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Publication numberUS4521784 A
Publication typeGrant
Application numberUS 06/416,702
Publication dateJun 4, 1985
Filing dateSep 10, 1982
Priority dateSep 23, 1981
Fee statusLapsed
Also published asCA1191252A, CA1191252A1, DE3269647D1, EP0075374A1, EP0075374B1
Publication number06416702, 416702, US 4521784 A, US 4521784A, US-A-4521784, US4521784 A, US4521784A
InventorsMihaly Nemet
Original AssigneeBudapesti Radiotechnikai Gyar
Export CitationBiBTeX, EndNote, RefMan
External Links: USPTO, USPTO Assignment, Espacenet
Ground-plane antenna with impedance matching
US 4521784 A
Abstract
An improved ground-plane antenna with a quarterwave resonant radiating rod (1) made of a hollow tube in which a central earthing rod (7) is arranged to form with the internal cylindrical wall of the radiating rod a line section short-circuited at the upper end, and a further line section (16) open at the lower end is arranged in the extension of the short-circuited line section to form a combined tapped line section therewith having an electrical length substantially equal to the quarterwavelength, in which the combined line section is coupled with its tapping points in parallel to the input terminals of the antenna, whereby the susceptance represented by the combined line section is capable of compensating the changes of the antenna reactance within a fairly wide band.
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Claims(5)
I claim:
1. Improved ground-plane antenna arrangement comprising:
a vertical resonant quarterwave radiating rod having an upper end and a lower end, said radiating rod being provided at least in part in the form of a hollow tube extending vertically upwardly from said lower end,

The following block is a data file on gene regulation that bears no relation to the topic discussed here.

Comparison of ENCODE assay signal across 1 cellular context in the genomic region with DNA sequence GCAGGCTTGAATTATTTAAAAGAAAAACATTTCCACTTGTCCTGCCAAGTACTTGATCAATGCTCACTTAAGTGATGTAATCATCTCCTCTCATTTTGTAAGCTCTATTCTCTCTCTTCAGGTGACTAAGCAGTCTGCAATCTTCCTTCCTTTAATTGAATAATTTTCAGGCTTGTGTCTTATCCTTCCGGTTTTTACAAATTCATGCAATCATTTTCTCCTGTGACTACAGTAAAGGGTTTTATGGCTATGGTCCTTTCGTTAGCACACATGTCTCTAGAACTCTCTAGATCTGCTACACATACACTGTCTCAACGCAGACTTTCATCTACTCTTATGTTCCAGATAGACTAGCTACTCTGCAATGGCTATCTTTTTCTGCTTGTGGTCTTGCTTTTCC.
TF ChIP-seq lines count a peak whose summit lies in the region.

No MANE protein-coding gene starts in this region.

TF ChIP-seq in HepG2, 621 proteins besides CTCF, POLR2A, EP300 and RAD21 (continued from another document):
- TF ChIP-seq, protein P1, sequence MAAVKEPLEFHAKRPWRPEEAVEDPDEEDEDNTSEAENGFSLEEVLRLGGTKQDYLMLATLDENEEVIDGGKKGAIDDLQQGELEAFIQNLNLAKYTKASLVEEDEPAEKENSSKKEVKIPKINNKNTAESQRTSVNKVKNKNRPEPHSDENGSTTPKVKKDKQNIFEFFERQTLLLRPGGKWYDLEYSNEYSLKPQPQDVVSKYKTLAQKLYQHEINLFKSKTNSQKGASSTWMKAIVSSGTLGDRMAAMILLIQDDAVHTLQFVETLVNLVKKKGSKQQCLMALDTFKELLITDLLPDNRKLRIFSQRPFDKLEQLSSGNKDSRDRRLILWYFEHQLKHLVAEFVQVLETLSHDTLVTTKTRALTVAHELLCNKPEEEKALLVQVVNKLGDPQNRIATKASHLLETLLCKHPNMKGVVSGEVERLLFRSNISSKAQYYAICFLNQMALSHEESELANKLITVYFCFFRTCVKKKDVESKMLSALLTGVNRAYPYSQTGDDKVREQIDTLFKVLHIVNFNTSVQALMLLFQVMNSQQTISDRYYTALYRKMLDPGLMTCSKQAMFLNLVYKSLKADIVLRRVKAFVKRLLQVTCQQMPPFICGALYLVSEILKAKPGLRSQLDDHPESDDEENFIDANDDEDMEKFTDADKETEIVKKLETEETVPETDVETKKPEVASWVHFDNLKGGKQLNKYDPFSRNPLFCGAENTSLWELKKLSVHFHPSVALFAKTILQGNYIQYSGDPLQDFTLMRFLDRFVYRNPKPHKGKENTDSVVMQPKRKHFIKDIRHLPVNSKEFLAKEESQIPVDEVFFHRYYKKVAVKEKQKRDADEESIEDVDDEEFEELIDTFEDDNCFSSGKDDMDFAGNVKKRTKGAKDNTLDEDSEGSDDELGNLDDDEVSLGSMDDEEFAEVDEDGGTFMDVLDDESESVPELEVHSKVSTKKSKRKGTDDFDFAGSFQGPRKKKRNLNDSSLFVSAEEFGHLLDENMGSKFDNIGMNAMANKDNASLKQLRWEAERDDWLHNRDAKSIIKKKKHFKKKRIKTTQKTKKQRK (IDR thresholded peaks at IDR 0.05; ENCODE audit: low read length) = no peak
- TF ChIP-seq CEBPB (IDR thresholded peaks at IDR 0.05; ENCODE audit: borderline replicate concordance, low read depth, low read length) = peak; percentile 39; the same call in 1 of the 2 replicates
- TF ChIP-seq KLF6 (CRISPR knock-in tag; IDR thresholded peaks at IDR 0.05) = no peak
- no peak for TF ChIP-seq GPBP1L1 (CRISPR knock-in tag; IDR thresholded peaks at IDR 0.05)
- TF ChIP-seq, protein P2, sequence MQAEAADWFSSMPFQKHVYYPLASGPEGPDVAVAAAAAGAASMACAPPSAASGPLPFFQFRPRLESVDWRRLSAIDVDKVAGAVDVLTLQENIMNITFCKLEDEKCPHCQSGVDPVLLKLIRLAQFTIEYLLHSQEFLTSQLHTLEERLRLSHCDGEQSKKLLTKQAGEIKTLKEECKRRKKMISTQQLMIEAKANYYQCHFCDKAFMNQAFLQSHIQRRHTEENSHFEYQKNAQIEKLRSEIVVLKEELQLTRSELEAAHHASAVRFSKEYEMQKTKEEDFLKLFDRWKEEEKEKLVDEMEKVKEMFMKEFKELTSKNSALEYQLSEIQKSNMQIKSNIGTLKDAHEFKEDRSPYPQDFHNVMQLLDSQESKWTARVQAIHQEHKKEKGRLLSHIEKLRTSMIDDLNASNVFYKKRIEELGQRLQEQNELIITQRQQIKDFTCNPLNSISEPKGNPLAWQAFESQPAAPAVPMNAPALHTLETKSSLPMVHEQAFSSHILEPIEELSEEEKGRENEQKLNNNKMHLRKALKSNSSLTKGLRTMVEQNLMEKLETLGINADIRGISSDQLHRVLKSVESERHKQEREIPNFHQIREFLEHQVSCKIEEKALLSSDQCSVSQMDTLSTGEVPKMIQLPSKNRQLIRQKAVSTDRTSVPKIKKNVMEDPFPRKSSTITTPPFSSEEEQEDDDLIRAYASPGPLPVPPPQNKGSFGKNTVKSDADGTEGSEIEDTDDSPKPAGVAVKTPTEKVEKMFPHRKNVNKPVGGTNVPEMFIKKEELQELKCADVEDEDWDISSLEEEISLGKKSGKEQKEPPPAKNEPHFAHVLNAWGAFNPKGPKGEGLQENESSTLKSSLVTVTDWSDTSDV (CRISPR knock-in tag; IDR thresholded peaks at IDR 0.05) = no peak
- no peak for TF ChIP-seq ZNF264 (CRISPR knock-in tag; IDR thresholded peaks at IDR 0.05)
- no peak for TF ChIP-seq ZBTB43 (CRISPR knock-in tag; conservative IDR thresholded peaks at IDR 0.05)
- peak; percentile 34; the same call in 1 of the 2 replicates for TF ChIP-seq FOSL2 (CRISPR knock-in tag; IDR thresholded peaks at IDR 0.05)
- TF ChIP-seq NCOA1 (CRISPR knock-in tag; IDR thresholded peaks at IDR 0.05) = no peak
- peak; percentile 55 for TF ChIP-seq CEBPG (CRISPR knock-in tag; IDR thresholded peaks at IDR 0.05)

an antenna base mechanically coupled to said lower end of the radiating rod and in the operational frequency, said base being electrically isolated from said lower end,
a plurality of counterweight resonant rods extending from and connected with said antenna base and providing a virtual ground-plane for the radiating rod in the height of said base,
an earthing rod having an upper end and a lower end, said earthing rod extending centrally in said hollow tube and being short-circuited at the upper end of said earthing rod with said tube, whereby a short-circuited coaxial line section shorter than the quarterwavelength is formed,
a pair of input terminals adapted for respective connection to a coaxial feeding line having an inner conductor and an outer conductor, said terminals being respectively formed by said lower end of the radiating rod and by said base,
a coaxial open line section having an inner conductor and an outer conductor, and further having an open end and a connected end, said connected end being connected across said input terminals in such a way that the outer conductor is connected to said base and the inner conductor is connected to said lower end of the radiating rod,